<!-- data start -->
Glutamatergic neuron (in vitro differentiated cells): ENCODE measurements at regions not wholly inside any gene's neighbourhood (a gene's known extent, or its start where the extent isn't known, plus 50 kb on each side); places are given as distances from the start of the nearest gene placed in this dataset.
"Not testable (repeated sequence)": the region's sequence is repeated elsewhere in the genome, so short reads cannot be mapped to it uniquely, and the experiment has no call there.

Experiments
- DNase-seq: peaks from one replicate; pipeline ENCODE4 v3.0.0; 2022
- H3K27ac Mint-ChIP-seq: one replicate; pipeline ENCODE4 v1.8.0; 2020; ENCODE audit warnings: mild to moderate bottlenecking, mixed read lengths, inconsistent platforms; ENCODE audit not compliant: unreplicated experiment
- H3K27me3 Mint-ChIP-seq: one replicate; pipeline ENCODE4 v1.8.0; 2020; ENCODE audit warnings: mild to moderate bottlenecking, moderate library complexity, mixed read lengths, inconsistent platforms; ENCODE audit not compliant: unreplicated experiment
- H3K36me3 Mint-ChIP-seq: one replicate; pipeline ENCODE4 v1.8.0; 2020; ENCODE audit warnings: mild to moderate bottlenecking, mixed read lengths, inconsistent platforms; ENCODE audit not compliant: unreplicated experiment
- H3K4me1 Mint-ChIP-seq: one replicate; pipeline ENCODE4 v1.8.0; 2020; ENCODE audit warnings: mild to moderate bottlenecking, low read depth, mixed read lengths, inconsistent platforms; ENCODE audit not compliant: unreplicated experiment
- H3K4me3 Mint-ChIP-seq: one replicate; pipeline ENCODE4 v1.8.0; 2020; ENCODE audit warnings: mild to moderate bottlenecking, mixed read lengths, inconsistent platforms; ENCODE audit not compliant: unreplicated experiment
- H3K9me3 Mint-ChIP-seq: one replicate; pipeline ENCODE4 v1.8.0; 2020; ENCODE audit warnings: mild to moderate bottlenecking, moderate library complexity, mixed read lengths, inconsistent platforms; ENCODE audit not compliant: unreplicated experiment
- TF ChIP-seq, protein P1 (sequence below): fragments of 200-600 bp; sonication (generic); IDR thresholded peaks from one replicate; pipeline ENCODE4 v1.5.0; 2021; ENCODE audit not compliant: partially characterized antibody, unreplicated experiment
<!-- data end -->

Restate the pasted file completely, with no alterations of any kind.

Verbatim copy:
Glutamatergic neuron (in vitro differentiated cells): ENCODE measurements at regions not wholly inside any gene's neighbourhood (a gene's known extent, or its start where the extent isn't known, plus 50 kb on each side); places are given as distances from the start of the nearest gene placed in this dataset.
"Not testable (repeated sequence)": the region's sequence is repeated elsewhere in the genome, so short reads cannot be mapped to it uniquely, and the experiment has no call there.

Experiments
- DNase-seq: peaks from one replicate; pipeline ENCODE4 v3.0.0; 2022
- H3K27ac Mint-ChIP-seq: one replicate; pipeline ENCODE4 v1.8.0; 2020; ENCODE audit warnings: mild to moderate bottlenecking, mixed read lengths, inconsistent platforms; ENCODE audit not compliant: unreplicated experiment
- H3K27me3 Mint-ChIP-seq: one replicate; pipeline ENCODE4 v1.8.0; 2020; ENCODE audit warnings: mild to moderate bottlenecking, moderate library complexity, mixed read lengths, inconsistent platforms; ENCODE audit not compliant: unreplicated experiment
- H3K36me3 Mint-ChIP-seq: one replicate; pipeline ENCODE4 v1.8.0; 2020; ENCODE audit warnings: mild to moderate bottlenecking, mixed read lengths, inconsistent platforms; ENCODE audit not compliant: unreplicated experiment
- H3K4me1 Mint-ChIP-seq: one replicate; pipeline ENCODE4 v1.8.0; 2020; ENCODE audit warnings: mild to moderate bottlenecking, low read depth, mixed read lengths, inconsistent platforms; ENCODE audit not compliant: unreplicated experiment
- H3K4me3 Mint-ChIP-seq: one replicate; pipeline ENCODE4 v1.8.0; 2020; ENCODE audit warnings: mild to moderate bottlenecking, mixed read lengths, inconsistent platforms; ENCODE audit not compliant: unreplicated experiment
- H3K9me3 Mint-ChIP-seq: one replicate; pipeline ENCODE4 v1.8.0; 2020; ENCODE audit warnings: mild to moderate bottlenecking, moderate library complexity, mixed read lengths, inconsistent platforms; ENCODE audit not compliant: unreplicated experiment
- TF ChIP-seq, protein P1 (sequence below): fragments of 200-600 bp; sonication (generic); IDR thresholded peaks from one replicate; pipeline ENCODE4 v1.5.0; 2021; ENCODE audit not compliant: partially characterized antibody, unreplicated experiment